What is September for you? A time of exciting new beginnings? Or painful memories from years gone by? Does the cool air energize and inspire you, or do you wish summer’s warmth would linger?  Of course you may live somewhere that offers high temperatures year-round. If so, what does the change of season mean to you?

I’ve always viewed September with mixed emotions. As a child, it was the whole back-to-school thing. Then it was the back-to-campus thing during college. Then you “become an adult” and school calendars no longer rule your life (though I swear universally work stops for everyone the first week of school, and the last week of school, because no one knows where their kids, car keys, or brain are).

But then September changed for me.

IMG_6287I became relieved by the cooler temperatures. It felt like a time to go inward and be still.  I loved the changing leaves and gorgeous sunsets.

Now as I am much older, September is also symbolic of how quickly things change. How life passes before we’re ready.

How we need to take the trip today, tell someone we love him or her today, have dessert first today.

How we should not “postpone our joy”.

September is just a month; the beginning of a new season. But I think inside, it’s also our cue to pull the blanket around us and warm up to our lives.

Luckily, as boomers, we have a lot of kindling.

“There is a pearl in every season. Find it. Then give all you have to claim it.”

       Joan Sauro

 

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We are all “The Hero”

I saw The Hero this weekend, a new movie starring Sam Elliott.  That’s probably enough said, as Sam Elliott is one of my favorites, and not just for the obvious physical appeal.  It goes a lot deeper, as each of his many roles has demonstrated, but none more than this one.  Especially for boomers and beyond, this one resonates deep.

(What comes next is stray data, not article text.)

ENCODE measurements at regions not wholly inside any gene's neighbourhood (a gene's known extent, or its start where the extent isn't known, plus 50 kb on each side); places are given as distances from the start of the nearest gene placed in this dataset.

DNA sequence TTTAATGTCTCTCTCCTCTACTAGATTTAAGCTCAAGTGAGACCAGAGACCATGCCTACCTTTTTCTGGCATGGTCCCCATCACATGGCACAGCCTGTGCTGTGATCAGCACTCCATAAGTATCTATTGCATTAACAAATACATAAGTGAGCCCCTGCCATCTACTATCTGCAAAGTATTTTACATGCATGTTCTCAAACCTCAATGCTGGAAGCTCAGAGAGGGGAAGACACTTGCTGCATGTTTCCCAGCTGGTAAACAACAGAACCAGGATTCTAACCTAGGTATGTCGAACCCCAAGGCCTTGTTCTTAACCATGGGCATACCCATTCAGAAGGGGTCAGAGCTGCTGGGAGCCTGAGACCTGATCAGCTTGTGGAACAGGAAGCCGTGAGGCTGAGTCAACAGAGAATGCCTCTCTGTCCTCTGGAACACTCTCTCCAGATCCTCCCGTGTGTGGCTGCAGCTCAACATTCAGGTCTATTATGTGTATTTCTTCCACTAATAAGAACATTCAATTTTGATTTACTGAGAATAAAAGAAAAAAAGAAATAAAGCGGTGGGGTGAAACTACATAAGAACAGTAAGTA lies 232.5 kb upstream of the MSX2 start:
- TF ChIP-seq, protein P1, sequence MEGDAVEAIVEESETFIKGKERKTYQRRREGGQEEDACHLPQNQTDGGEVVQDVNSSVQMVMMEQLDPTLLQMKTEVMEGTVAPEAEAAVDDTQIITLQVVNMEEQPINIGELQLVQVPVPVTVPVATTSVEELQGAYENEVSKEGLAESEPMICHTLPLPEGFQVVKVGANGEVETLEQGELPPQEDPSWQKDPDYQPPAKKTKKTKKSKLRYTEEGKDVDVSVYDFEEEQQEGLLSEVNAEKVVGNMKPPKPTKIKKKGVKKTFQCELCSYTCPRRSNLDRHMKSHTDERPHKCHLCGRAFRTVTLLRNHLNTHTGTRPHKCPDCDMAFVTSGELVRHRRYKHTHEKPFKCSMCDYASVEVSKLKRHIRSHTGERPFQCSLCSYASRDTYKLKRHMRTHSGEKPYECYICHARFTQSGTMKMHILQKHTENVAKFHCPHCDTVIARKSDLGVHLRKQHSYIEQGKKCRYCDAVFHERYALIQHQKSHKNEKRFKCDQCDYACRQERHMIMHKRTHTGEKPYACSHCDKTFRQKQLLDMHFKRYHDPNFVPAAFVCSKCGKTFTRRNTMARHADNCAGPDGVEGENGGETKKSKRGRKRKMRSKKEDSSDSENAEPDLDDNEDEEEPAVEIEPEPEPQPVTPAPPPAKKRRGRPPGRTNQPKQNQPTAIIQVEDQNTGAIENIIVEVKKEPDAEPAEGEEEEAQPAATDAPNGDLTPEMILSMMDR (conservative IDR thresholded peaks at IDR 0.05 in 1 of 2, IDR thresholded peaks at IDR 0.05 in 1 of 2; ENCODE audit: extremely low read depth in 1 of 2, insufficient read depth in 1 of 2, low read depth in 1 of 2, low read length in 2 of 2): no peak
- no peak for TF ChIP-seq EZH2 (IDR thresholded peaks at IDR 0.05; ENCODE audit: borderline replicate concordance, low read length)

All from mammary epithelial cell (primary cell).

Without giving away spoilers that aren’t already in the movie’s trailer, Sam plays a veteran actor of western genre movies who gets some bad news about his health.  Understandably, he begins examining his life, attempting to reach out to those he’s loved, trying to rekindle a dwindling career, and frankly just make sense of it all.

Who among us, as we age, hasn’t wondered how we would feel if we got a depressing diagnosis?  Maybe some of you already have.  Maybe a loved one has.  It really simplifies things really fast.

Watching the movie, I was struck by many things.

How fast your life goes by.

How suddenly you walk into a room and you are the oldest and often by many years.

How simple things are now harder, not matter how in shape you are or how many crossword puzzles you do.

How the mirror isn’t your friend anymore.

Dang but inside, you’re about 45.  Ready to chart a new course.  Start a new love affair.  Travel the world.

But first, maybe just sit down and take a breath.  Or even a nap.

Sam shows every emotion in this film.  Fear, tenderness, embarrassment, frustration, anger, resolution. A lifetime.  He feels he’s only done one good thing in his career.  Yet as the film unfolds, it’s clear he’s touched many lives and had an impact he may never fully realize.

I want to think that’s true for each of us.  Because aging can feel scary.  Lonely.  Like your once ever-expanding world is suddenly getting so much smaller.  Your real friends, fewer.  Your joyful moments, only now and then.  And it’s too easy to think we haven’t amounted to much.

We don’t feel like heroes.  But don’t you believe it.  We ARE.

We’ve made others smile.  Held someone’s hand to cross the street.  Taught valuable lessons.  Sang over a few hundred birthday cakes. Been there through disasters. Comforted grieving spouses.  Helped our children learn patience. Showed what true friendship means.  Taken care of our frail parents.  Worried over a sickly pet.